This report describes activities being undertaken by universities to prevent and respond to campus sexual assault and misconduct. It is intended primarily to help Association of American Universities (AAU) members and other colleges and universities strengthen their efforts to combat sexual assault and misconduct on campus. The report follows up on the Campus Climate Survey on Sexual Assault and Sexual Misconduct, a large-scale campus climate survey conducted by AAU in 2015.
Most information in this report comes from a follow-up survey of AAU members that focused on activities to address sexual assault and misconduct (Campus Activities Survey), conducted in fall 2016. The survey asked university administrators about the kinds of activities institutions are engaging in, about collaborations and partnerships, and about the resources being devoted to these efforts. It also asked institutions to provide specific examples of programs, training, and other activities. The objectives of this report are:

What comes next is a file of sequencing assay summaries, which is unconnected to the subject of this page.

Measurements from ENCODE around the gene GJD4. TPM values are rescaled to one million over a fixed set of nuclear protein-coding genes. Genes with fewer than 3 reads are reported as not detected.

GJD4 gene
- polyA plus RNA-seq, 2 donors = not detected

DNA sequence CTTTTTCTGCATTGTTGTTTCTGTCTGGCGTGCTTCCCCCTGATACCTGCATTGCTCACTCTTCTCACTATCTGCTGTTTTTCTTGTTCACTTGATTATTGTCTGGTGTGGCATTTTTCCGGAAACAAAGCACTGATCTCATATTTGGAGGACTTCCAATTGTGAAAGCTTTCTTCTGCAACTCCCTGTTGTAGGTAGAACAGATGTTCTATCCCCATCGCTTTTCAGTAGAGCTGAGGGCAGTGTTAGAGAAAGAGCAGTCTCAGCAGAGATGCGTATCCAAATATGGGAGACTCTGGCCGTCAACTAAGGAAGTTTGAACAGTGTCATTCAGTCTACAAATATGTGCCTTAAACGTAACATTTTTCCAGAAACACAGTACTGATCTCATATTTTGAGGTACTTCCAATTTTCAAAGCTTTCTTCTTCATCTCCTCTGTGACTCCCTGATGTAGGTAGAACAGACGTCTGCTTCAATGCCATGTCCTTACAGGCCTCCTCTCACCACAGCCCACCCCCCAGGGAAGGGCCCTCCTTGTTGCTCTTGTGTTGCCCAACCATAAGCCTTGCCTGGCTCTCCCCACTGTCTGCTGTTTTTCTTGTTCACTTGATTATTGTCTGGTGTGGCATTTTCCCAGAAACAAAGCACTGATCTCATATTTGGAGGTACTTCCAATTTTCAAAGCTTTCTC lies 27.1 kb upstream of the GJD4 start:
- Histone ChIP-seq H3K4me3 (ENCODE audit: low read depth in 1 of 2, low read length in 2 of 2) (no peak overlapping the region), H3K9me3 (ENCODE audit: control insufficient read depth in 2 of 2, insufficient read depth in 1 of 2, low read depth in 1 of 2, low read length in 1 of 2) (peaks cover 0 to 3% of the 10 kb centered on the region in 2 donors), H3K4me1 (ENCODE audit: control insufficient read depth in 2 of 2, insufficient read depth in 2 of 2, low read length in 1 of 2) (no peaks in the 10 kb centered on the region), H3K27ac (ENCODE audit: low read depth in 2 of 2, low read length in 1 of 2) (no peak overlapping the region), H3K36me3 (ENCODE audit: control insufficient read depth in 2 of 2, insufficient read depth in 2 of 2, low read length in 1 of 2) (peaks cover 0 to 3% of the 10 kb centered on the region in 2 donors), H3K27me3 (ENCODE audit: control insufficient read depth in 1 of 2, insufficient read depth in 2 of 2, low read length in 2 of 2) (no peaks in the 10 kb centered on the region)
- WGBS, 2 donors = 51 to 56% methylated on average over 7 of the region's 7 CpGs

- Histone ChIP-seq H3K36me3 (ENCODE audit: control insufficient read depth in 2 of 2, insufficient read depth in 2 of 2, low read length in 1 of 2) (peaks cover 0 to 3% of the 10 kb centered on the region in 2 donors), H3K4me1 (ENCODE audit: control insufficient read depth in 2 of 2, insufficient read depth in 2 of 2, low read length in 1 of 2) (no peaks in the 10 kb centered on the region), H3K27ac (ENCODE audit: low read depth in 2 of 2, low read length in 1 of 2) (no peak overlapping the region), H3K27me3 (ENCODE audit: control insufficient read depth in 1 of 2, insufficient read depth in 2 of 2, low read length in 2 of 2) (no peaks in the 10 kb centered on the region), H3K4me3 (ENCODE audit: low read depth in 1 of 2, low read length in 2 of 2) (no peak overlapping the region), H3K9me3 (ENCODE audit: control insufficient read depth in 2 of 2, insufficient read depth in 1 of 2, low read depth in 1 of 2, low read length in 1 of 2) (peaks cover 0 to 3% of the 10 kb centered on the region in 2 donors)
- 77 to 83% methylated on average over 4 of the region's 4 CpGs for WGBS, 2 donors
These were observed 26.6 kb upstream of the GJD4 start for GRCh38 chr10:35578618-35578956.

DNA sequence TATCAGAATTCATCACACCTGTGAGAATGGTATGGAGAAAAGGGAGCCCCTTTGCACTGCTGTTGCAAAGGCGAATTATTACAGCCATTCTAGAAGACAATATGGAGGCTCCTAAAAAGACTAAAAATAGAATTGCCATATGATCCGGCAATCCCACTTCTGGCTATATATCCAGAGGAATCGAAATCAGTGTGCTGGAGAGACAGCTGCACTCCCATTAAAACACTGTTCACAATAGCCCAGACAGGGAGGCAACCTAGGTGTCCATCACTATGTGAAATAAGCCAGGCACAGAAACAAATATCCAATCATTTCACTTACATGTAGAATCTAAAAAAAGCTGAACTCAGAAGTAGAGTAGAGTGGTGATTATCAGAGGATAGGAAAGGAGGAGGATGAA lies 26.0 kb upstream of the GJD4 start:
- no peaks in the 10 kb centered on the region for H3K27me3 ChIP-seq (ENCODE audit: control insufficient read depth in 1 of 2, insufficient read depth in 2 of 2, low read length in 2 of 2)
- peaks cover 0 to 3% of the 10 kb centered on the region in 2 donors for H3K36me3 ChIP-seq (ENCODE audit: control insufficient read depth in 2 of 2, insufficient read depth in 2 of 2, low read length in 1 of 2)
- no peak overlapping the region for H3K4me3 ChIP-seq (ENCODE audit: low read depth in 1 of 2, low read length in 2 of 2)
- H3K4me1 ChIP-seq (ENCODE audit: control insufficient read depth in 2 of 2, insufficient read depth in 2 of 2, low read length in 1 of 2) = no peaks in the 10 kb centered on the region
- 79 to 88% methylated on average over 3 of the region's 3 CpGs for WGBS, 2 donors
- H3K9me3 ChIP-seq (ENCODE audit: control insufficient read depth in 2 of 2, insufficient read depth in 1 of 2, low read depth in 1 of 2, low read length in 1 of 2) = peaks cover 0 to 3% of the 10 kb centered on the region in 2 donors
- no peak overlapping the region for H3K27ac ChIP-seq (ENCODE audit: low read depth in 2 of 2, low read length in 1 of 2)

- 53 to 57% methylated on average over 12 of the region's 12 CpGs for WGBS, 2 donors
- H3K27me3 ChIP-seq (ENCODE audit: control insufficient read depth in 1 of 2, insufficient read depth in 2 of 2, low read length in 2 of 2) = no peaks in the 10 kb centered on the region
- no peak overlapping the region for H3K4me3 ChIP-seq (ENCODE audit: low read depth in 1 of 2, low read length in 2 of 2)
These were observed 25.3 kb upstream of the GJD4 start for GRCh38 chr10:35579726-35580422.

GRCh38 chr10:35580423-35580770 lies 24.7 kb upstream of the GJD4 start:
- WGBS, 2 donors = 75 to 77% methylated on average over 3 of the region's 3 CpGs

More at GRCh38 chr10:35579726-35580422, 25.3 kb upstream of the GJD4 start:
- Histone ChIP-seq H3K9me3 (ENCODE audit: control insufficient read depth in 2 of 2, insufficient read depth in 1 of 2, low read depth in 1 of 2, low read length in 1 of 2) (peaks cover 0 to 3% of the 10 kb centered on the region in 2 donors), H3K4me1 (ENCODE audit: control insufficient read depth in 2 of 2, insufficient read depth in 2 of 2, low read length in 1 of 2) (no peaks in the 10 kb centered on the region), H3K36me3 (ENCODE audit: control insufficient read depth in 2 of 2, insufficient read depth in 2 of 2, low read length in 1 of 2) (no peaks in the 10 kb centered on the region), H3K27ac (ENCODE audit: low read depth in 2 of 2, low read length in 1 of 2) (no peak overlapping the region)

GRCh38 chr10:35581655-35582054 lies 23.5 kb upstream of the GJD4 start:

- To collect and compile information about activities at AAU member universities and to share this information among AAU members and other higher education institutions to inform ongoing work,
- To understand how climate surveys fit within the broader context of the many activities that AAU universities are undertaking to address these serious issues, and
- To inform students, parents, policymakers, and others about what universities are doing to ensure a safe learning environment.
Fifty-five of AAU’s 62 universities completed the survey, and 61 institutions provided examples of activities being undertaken. These 61 institutions are public and private research universities located in 28 U.S. states and two Canadian provinces. Together these institutions enroll nearly 1.9 million students, including 1.3 million undergraduates and 600,000 graduate and professional students. They also employ more than 700,000 faculty and staff.